Also I’ve found that the Mexican culture does not really value education as much as Americans, so parents are not involved and as encouraging with regard to education and success. Would you say this is correct?
[/quote]

When I emigrated to Canada (from the Indian school system), I noticed that the kids in my high school didn’t concern themselves with their education, until it was too late (e.g. when they were close to an assignment’s due date), save for the Asian and European (South, East and a combination thereof) immigrants. However, I also saw immigrants from those countries treat their education badly when coming here.

Speaking for myself, my parents always told me to expand my knowledge, always. Education doesn’t stop after school.

It’s an attitude change, not a cultural one though. I don’t think (based on what I’ve seen in the general news/entertainment media) that intelligence is valued here as much as material gain (are your clothes hot? are you hot? is your car awesome?). I feel sometimes we tend to forget that a good education and a thirst for knowledge are important steps to those things.

Solution: Move to canada for a better education.

Just kidding…

Anyway, from what I’ve heard about education in the states, it seems that it is always about the lowest common denominator. You get the really smart kids, the average kids, and the not so smart kids. Instead of teaching curriculum in a manner that benefits all students, they are presenting the material so that the not so smart kids can squeeze by and somehow manage to pass everything.

Meanwhile, the smart and average kids are bored as hell and due to lack of attention for their needs, they become unmotivated and apathetic towards learning.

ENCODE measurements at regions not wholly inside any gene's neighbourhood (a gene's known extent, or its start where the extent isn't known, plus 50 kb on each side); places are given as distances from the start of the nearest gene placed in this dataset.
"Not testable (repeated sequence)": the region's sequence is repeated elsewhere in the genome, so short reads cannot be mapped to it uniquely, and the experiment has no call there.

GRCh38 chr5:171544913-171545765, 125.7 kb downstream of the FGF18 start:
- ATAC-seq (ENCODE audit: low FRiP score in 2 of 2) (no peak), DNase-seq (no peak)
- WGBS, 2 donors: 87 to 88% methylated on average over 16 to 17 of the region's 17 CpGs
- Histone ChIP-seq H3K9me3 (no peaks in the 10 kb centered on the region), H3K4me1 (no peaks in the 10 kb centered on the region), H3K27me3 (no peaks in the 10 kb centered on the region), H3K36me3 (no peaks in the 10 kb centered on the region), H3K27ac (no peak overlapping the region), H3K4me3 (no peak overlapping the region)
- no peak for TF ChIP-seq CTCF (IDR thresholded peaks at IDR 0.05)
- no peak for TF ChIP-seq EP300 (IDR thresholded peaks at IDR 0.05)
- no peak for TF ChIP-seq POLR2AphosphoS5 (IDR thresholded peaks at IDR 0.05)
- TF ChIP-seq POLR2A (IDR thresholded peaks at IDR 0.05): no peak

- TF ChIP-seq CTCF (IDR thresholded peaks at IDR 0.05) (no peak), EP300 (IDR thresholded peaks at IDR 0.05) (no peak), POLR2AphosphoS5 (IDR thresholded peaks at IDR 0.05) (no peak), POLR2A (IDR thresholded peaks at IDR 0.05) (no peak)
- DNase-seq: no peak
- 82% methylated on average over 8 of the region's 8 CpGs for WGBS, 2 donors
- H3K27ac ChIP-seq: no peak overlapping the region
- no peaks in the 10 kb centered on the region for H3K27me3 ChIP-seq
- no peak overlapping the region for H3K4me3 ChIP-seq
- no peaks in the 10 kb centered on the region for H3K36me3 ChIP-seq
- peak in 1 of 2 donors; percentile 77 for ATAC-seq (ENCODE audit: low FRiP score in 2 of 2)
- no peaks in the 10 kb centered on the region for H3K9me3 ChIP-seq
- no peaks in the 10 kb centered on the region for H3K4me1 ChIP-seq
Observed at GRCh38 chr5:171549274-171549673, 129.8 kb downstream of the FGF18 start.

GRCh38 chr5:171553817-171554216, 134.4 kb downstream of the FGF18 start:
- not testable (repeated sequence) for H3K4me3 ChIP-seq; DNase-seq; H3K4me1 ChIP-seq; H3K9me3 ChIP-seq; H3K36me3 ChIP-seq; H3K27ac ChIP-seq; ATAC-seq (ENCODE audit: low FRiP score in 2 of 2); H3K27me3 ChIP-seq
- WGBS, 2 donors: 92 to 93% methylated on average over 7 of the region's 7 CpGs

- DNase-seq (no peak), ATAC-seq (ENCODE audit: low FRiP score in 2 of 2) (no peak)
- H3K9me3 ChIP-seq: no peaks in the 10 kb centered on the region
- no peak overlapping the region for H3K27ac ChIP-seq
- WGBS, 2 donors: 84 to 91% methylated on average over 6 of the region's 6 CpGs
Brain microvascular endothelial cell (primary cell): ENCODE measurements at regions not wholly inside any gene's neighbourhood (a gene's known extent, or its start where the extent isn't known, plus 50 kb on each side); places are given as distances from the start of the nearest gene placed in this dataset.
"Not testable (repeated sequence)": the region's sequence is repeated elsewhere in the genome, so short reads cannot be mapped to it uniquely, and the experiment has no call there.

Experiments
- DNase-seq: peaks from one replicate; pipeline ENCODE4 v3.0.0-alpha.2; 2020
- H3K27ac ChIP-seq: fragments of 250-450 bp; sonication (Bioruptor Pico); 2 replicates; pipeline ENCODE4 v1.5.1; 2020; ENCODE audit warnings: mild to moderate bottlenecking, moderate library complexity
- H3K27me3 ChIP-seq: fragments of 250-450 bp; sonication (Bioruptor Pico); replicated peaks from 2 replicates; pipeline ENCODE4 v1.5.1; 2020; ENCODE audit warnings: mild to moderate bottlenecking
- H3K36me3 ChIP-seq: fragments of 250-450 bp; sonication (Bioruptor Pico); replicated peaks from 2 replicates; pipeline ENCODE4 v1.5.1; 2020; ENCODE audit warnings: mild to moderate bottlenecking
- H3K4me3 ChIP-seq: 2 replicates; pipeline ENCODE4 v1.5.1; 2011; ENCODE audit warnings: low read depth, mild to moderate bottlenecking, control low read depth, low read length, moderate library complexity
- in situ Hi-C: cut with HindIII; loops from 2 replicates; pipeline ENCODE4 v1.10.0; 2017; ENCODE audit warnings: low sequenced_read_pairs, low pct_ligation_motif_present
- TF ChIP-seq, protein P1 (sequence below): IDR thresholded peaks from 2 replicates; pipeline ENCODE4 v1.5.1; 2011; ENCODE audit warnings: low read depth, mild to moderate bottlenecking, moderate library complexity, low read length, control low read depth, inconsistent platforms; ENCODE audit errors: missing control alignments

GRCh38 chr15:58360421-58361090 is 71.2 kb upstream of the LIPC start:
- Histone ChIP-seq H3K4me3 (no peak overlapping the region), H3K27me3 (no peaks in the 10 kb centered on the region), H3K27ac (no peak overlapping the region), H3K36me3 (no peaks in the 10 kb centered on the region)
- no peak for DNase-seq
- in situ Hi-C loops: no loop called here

Here in Canada, the province is responsible for education: curriculum, funding, standardized testing, and school rules/policy.

I attended public schools for both elementary and high school. Here, the teachers are paid well (40-80k per year), have benefits, 2 months off in the summer, and a great retirement package. We have smaller classes, specialized programs (both remedial and advanced), and a more individual focus on education.

Best of all, no particular type of student is favoured or being focused on. If you fuck up, don’t study, don’t go to class, you will fail your diploma exams and not get a HS diploma. However if you study your ass off, attend class, and APPLY (key word APPLY, not be taught certain instances of exam questions) your knowledge to do well on the test, you will be rewarded.

Homeschool. Problem solved. At least, in some states.

[quote]pookie wrote:
Here, while it might at first appear reasonable to give more funding to schools that perform well; teachers and school administrators rapidly discovered that it was much easier to produce better results on the standardized tests, than it was to provide a better education to the kids. The end results is exactly the opposite of what was sought: the kids learn less than ever. The schools all appear to be doing great, though.
[/quote]

So by your reasoning, because the administrators and teachers decided to teach the test, instead of teaching the skills, the NCLB system is bad?

Don’t get me wrong, I think NCLB is a poor implementation of a decent idea, and could definitely be improved. But if you curl every day instead of squatting and deadlifting, and don’t make progress, who’s fault is that? I mean you look like you are working out, but you are avoiding the hard stuff.

Is it wrong to expect teachers to teach skills and not a test?

As for the parents, I agree, many use school as a free daycare, and don’t participate at all. This makes it much more difficult. Unmotivated students don’t help the situation, either.

I believe that standards have to be applied. I also believe that teachers should be paid more, but we also have to consider that the average teacher work year is 187 days, and per hour, teachers make comparable salaries.

references